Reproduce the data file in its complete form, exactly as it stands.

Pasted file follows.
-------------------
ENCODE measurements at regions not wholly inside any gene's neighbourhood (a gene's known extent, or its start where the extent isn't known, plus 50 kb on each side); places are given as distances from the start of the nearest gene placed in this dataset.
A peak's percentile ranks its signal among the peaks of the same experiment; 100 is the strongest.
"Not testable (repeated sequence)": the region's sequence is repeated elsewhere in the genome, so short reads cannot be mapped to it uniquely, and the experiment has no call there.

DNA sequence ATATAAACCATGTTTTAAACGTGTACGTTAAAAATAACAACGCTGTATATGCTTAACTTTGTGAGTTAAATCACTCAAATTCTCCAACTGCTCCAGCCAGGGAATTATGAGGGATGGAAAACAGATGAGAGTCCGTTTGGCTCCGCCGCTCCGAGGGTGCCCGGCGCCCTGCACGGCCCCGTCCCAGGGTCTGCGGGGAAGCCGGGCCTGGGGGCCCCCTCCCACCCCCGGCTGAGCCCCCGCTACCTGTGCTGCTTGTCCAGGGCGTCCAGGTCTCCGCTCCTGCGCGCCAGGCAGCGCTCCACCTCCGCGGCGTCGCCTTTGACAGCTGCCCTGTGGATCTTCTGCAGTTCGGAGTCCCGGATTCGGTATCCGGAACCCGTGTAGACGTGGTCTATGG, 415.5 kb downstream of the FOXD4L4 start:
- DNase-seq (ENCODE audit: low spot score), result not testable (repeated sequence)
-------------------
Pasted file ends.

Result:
ENCODE measurements at regions not wholly inside any gene's neighbourhood (a gene's known extent, or its start where the extent isn't known, plus 50 kb on each side); places are given as distances from the start of the nearest gene placed in this dataset.
A peak's percentile ranks its signal among the peaks of the same experiment; 100 is the strongest.
"Not testable (repeated sequence)": the region's sequence is repeated elsewhere in the genome, so short reads cannot be mapped to it uniquely, and the experiment has no call there.

DNA sequence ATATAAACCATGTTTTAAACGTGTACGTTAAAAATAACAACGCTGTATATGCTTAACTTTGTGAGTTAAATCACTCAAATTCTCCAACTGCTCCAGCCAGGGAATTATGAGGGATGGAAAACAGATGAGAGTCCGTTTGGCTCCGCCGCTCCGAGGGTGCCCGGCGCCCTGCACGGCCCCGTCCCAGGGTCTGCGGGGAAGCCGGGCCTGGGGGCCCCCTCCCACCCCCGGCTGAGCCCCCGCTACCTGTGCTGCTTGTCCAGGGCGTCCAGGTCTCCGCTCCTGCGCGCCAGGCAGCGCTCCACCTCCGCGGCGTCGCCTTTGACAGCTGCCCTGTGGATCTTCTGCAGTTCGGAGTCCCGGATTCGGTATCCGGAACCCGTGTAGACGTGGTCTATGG, 415.5 kb downstream of the FOXD4L4 start:
- DNase-seq (ENCODE audit: low spot score), result not testable (repeated sequence)